In the afternoon nearly all returned to the Hall and painted using the black and white photographs provided. There were several different ones and we had previously been asked to list those we liked after which photocopies were made. The photos were quite old, I would think the early part of the 1900s, and I thought I heard Whitby mentioned. The subjects were fishing folk.


Examples of the source material. I opted for the man on the extreme right, while the left hand photo is of the man Charles demonstrated. Several of the students opted to copy him.


 My initial drawing, top half of the body.


A3 Moldau 280gsm Not

I thought the drawing was okay but although the painting started well I lost my way halfway through and did not like the final result. Apart from anything else the colours were  too dull and neutral. I should have introduced brighter arbitrary colour rather than mistakenly be led astray by the black and white  of the photo. This is something Charles repeats, that at some point in a painting you arrive at a turning point where it either goes on to succeed or takes a wrong turn. I think I should also have made the figure about a third larger but feel I made the body too wide relative to the head and shoulders.  During this session Charles did not paint, wandering around and helping those who asked for assistance while making the odd comment about individual paintings.

This was the first day I painted and I was disappointed that I hadn't made a better fist of it.














8 comments:

John Softly said...

As usual Peter very informative posts which are a joy to read.
It would seem that CR has a preference for fisher folk when it comes to mono references. I seem to remember that he did a demonstration from a mono photograph of a fisherman in one of the past workshops you attended.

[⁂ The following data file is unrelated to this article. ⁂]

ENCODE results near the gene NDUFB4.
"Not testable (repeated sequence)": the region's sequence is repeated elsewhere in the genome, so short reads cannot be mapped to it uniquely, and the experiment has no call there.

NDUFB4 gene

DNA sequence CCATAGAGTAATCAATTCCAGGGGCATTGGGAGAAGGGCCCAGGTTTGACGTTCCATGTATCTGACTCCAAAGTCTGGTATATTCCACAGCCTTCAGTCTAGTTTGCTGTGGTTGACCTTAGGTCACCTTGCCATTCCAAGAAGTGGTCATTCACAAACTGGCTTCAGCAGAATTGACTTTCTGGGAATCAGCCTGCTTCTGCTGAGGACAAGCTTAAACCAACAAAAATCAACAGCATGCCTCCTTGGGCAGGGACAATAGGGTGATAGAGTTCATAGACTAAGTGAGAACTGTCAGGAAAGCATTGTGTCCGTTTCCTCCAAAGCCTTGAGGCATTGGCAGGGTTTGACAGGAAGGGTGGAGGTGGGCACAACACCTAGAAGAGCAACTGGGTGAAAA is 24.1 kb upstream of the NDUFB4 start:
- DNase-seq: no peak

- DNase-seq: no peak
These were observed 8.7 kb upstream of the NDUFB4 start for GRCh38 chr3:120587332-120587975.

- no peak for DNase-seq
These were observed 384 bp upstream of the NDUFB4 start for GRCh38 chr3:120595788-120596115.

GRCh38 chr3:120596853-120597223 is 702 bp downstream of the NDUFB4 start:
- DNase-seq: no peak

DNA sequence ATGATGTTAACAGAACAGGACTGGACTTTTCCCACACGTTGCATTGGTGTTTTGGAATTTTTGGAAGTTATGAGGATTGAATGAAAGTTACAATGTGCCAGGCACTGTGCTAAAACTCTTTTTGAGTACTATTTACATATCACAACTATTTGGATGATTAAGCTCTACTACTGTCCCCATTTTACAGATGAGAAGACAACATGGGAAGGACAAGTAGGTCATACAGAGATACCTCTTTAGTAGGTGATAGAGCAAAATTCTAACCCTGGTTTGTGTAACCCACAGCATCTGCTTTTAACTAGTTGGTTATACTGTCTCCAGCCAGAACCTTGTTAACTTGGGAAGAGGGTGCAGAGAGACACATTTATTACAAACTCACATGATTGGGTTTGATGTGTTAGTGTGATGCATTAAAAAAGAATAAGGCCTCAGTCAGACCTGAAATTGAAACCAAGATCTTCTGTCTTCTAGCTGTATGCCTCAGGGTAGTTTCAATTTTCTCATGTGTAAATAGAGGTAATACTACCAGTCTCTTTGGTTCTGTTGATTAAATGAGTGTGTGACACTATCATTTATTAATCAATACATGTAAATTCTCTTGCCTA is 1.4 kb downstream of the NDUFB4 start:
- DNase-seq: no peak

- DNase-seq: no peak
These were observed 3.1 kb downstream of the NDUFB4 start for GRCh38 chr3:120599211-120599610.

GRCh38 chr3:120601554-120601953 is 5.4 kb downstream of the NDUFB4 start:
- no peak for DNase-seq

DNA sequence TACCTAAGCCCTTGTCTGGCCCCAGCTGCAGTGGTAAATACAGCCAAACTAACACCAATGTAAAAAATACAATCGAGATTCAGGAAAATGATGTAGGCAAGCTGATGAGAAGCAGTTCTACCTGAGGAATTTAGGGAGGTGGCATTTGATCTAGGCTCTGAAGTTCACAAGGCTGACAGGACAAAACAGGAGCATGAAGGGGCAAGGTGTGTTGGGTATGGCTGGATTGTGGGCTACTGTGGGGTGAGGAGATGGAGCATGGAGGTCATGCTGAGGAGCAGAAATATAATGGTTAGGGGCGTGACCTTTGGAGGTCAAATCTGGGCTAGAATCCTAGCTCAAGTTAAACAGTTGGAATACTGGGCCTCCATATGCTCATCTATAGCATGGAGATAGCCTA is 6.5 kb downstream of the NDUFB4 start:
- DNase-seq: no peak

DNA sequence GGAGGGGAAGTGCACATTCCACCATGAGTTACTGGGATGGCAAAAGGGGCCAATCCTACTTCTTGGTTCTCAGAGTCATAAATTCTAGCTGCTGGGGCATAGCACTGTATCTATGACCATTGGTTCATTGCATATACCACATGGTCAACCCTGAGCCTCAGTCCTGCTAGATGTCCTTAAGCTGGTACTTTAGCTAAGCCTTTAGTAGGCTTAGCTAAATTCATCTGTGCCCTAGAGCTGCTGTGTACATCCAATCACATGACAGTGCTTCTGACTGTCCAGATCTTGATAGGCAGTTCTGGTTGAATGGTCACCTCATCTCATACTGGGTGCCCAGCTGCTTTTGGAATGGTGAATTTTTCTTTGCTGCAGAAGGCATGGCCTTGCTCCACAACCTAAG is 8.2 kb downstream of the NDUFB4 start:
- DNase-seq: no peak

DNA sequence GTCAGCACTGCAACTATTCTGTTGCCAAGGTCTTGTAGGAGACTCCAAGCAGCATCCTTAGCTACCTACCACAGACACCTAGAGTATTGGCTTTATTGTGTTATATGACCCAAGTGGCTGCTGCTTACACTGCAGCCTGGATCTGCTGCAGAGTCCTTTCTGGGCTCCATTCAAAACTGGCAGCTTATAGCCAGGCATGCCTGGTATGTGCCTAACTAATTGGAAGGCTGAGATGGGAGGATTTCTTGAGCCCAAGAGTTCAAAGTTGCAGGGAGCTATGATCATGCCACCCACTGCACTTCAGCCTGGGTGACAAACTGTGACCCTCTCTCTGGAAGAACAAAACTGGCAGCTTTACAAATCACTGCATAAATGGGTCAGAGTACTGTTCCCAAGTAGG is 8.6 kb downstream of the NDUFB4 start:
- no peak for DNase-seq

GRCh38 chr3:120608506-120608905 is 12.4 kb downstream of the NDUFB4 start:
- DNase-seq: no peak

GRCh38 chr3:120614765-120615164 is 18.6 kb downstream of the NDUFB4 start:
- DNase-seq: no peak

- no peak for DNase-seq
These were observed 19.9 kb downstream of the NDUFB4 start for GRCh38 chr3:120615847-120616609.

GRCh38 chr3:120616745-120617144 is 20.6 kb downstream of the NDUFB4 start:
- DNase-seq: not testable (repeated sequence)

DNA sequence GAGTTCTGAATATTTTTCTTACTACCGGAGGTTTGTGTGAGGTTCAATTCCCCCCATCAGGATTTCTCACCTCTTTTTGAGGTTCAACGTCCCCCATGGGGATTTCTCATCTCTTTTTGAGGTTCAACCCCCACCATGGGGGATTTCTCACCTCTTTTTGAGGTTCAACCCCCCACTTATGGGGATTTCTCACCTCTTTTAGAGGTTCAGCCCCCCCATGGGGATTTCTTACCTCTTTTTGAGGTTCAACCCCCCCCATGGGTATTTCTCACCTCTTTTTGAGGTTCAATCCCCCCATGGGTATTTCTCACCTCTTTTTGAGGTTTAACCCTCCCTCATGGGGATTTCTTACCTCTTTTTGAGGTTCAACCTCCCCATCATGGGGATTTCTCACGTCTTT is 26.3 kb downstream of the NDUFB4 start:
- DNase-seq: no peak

Cheers
John

Ray Maclachlan said...

You did very well Peter considering the pressure. I must say I prefer to just watch Charles paint and see the magic enfold. Your coverage of the workshop is excellent.

Peter Ward said...

Hi John
Charles has a house or cottage in Nova Scotia and also a boat in which he goes fishing. He likes these old photos and so do I.

Peter Ward said...

Thanks for comments Ray. I agree. watching him is the key but lots of students either try and paint along with him or paint separately. I think they can miss things by doing this. Each to his own though.

Capt Elaine Magliacane said...

I think you did very well... thanks for sharing your experiences and the photos...

Peter Ward said...

Thanks Elaine. Appreciated.

Steve said...

Peter, very interesting as always.
One query, in the finished painting of Chris and the tree, did Charles scratch out to get some highlight on the tree, or is it gouache? I can't say i have heard of him using either method before.
Steve

Peter Ward said...

Thanks Steve and welcome. As said in the text I didn't study Charles in detail here but he does occasionally use gouache, certainly at Crantock and a little here on the first painting but I can't say if he did this on the painting of Chris. He is pragmatic and will vary his approach if necessary.